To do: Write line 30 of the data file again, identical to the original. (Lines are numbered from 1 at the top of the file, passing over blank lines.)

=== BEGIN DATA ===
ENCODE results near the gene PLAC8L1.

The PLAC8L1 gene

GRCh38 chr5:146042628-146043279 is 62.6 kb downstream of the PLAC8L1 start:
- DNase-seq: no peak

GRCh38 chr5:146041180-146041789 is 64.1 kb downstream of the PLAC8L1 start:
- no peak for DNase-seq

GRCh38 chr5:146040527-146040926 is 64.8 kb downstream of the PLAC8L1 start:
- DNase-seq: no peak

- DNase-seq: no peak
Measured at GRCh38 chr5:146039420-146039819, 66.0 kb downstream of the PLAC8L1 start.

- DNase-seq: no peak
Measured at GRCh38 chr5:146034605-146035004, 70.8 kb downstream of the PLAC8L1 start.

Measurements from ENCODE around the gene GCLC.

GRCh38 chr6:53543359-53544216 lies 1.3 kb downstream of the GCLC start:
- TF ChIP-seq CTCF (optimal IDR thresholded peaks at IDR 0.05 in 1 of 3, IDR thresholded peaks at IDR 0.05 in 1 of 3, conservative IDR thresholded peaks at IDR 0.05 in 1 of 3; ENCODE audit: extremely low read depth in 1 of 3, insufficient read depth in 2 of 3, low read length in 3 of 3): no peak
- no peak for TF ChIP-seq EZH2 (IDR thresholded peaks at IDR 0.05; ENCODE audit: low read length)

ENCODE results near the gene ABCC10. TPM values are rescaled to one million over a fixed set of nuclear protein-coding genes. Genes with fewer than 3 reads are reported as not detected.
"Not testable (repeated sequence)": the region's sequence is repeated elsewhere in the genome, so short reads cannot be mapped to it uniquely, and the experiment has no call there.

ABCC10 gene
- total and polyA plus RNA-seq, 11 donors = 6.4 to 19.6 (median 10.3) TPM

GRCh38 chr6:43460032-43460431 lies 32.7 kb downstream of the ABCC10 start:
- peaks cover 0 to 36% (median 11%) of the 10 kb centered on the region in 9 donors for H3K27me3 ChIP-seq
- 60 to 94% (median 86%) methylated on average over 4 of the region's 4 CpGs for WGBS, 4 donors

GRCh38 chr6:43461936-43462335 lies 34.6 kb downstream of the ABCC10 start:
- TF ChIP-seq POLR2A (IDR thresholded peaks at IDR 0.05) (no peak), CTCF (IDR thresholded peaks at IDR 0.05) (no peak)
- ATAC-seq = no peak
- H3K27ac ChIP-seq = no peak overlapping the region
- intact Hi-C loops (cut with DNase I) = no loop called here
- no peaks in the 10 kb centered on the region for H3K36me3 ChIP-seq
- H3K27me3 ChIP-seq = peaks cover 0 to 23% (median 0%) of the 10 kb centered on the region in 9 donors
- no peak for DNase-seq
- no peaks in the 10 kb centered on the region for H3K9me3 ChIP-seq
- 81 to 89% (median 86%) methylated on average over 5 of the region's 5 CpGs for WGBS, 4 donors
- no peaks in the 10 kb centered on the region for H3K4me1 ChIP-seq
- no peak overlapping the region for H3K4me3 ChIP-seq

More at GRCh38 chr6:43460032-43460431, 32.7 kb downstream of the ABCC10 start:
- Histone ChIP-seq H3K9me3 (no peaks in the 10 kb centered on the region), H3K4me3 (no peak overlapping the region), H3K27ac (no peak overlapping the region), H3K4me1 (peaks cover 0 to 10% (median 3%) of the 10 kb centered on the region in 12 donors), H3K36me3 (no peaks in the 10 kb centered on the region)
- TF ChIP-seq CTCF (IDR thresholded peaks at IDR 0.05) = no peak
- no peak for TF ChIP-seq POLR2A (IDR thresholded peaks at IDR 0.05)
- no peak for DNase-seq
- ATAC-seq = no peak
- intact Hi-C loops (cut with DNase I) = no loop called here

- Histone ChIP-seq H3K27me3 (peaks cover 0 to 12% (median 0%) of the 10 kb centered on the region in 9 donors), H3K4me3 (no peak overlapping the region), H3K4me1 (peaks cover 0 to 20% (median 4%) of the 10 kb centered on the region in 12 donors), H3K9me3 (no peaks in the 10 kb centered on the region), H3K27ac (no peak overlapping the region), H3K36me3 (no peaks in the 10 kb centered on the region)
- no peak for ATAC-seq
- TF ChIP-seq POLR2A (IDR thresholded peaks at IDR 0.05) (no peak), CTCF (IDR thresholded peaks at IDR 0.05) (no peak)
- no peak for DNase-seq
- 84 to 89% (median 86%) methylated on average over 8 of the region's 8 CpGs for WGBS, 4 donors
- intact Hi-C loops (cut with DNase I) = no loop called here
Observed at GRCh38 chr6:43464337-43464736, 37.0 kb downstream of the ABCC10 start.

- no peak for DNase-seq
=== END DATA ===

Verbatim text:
- H3K27me3 ChIP-seq = peaks cover 0 to 23% (median 0%) of the 10 kb centered on the region in 9 donors